Johnson is a top director. But what is critical here is he found success with something original (an ensemble-cast murder mystery comedy) on a $40 million budget — a fraction of what top franchise films cost. It got critical support at the high end of studio wide releases. Apart from the festival play, it also had limited weekend-prior previews to spur further word of mouth. It all clicked. Now the question is how far can it go. The reality is that, other than “Frozen 2,” it is the November release now best positioned to play through Christmas. That’s a jackpot.

“Queen & Slim”

Universal Pictures

Universal limited the opening of its first-date-turned-police-hunt romance “Queen & Slim” to 1,690 runs, about half of “Knives Out.” This is another excellent result, with almost $16 million in so far (on a $17 million budget) and a close race to place #4 this weekend. (At the moment, estimates place it $100,000 behind “A Beautiful Day in the Neighborhood.”) It ran ahead of “Day” on Saturday, and Sunday estimates placed it close to “Ford v Ferrari.” Again, original stories led by black characters and no major stars aren’t standard holiday strategy, but top marks to Universal for thinking differently. This looks to be at the start of a multi-week run.

A Beautiful Day in the Neighborhood

“A Beautiful Day in the Neighborhood”

“Ford v Ferrari” (-16% in its third weekend) and “Beautiful Day” (-11% in its second) performed as they should on a weekend with heightened older audience attendance. This isn’t unusual; two years ago, “Murder on the Orient Express” fell under 5% in its third week on the same date.

More impressive is that both held well despite the appearance of “Knives Out” and the availability more specialized titles. Last year, “Widows” — which opened very close to what “Beautiful Day” earned in its pre-holiday date — dropped 33% over the three days post Thanksgiving. That spelled doom. “Ford” (now at $81 million) and “Day” ($34 million with a week less play, and about one-fourth the cost) now have better chances of getting play deep into December.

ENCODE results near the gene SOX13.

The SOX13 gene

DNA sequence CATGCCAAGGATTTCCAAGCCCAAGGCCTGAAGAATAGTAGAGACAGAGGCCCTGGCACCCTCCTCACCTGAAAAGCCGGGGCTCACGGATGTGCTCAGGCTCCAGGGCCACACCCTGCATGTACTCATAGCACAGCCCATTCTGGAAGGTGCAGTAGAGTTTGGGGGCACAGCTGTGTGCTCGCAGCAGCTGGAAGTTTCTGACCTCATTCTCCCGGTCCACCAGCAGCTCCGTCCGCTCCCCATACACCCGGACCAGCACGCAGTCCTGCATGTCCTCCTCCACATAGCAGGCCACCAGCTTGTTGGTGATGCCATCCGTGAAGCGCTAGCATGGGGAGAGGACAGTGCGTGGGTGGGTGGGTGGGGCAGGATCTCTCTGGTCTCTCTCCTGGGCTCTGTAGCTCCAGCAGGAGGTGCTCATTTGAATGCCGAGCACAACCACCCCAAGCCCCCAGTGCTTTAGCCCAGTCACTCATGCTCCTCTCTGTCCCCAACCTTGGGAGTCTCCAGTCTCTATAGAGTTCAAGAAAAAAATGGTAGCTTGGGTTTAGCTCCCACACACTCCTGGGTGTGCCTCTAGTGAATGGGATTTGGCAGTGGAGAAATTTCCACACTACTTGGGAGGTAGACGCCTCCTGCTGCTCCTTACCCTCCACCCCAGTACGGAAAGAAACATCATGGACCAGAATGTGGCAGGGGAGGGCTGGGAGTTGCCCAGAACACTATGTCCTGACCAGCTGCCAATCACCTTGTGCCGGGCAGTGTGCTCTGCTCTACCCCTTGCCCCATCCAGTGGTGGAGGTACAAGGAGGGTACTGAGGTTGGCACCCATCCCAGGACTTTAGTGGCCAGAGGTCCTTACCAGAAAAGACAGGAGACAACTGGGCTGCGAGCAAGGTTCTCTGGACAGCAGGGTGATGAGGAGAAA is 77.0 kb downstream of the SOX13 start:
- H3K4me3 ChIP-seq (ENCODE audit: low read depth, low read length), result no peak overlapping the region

Last week’s other opener, “21 Bridges,” didn’t recover from its tepid start, with a 37% drop — the biggest of any Top 10 title. With its family appeal, “Playing With Fire” dropped the least at 7%. Both of these titles, like nine of the films in the Top 10, aren’t franchise related. More original films scored than those that didn’t, and that is something to be thankful for.

The Top 10

1. Frozen 2 (Disney) Week 2; Last weekend #1

$85,250,000 (-35%) in 4,440 theaters (no change); PTA (per theater average): $20,803; Cumulative: $287,573,000

2. Knives Out (Lionsgate) NEW; Cinemascore: A-; Metacritic: 82; Est. budget: $40 million

$27,022,000 in 3,391 theaters: PTA: $7,808; Cumulative: $41,700,000

3. Ford v Ferrari (20th Century Fox) Week 4; Last weekend #2

$13,221,000 (-16%) in 3,585 theaters (+57); PTA: $3,837; Cumulative: $81,004,000

4. A Beautiful Day in the Neighborhood (Sony) Week 2; Last weekend #3

$11,795,000 (-11%) in 3,325 theaters (+90); PTA: $3,646; Cumulative: $34,309,000

5. Queen & Slim (Universal) NEW; Cinemascore: A-; Metacritic: 74; Est. budget: $17 million

$11,680,000 in 1,690 theaters: PTA: $6,911; Cumulative: $15,790,000

6. 21 Bridges (STX) Week 2; Last weekend #4

$5,820,000 (-37%) in 2,665 theaters (no change); PTA: $2,184; Cumulative: $19,448,000

7. Playing With Fire (Paramount) Week 4; Last weekend #6

$4,200,000 (-7%) in 2,679 theaters (-81); PTA: $1,568; Cumulative: $39,204,000

8. Midway (Lionsgate) Week 4; Last weekend #5

$3,957,000 (-15%) in 2,377 theaters (-250); PTA: $; Cumulative: $50,279,000

9. Joker (Warner Bros.) Week 9; Last weekend #10

$2,030,000 (-25%) in 1,146 theaters (-264); PTA: $1,771; Cumulative: $330,602,000

10. Last Christmas (Universal) Week 4; Last weekend #9

$1,980,000 (-36%) in 1,852 theaters (-559); PTA: $1,069; Cumulative: $31,659,000